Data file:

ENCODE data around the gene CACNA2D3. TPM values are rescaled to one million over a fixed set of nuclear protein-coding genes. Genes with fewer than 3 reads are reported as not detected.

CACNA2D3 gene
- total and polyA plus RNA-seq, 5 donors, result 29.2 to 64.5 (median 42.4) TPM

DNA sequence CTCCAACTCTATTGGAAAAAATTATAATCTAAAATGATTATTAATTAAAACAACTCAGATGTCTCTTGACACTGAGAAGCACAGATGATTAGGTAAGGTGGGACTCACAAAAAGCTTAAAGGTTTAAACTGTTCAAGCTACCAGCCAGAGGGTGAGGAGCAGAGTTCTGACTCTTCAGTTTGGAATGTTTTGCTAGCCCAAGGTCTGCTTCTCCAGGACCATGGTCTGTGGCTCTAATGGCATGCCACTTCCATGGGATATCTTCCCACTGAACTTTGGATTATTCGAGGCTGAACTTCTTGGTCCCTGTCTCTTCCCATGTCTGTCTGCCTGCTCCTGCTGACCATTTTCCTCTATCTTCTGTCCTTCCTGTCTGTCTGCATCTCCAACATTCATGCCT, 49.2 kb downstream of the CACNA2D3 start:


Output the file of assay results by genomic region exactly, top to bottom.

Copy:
ENCODE data around the gene CACNA2D3. TPM values are rescaled to one million over a fixed set of nuclear protein-coding genes. Genes with fewer than 3 reads are reported as not detected.

CACNA2D3 gene
- total and polyA plus RNA-seq, 5 donors, result 29.2 to 64.5 (median 42.4) TPM

DNA sequence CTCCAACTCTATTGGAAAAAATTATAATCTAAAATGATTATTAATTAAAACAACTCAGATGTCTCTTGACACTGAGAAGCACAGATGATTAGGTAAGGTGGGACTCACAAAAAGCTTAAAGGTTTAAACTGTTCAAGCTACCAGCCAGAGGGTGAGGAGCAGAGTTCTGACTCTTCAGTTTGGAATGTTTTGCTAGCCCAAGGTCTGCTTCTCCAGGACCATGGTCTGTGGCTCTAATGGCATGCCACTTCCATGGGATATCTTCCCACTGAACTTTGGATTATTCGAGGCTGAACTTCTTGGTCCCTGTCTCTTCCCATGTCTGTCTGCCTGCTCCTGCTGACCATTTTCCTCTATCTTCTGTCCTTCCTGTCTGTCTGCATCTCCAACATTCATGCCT, 49.2 kb downstream of the CACNA2D3 start: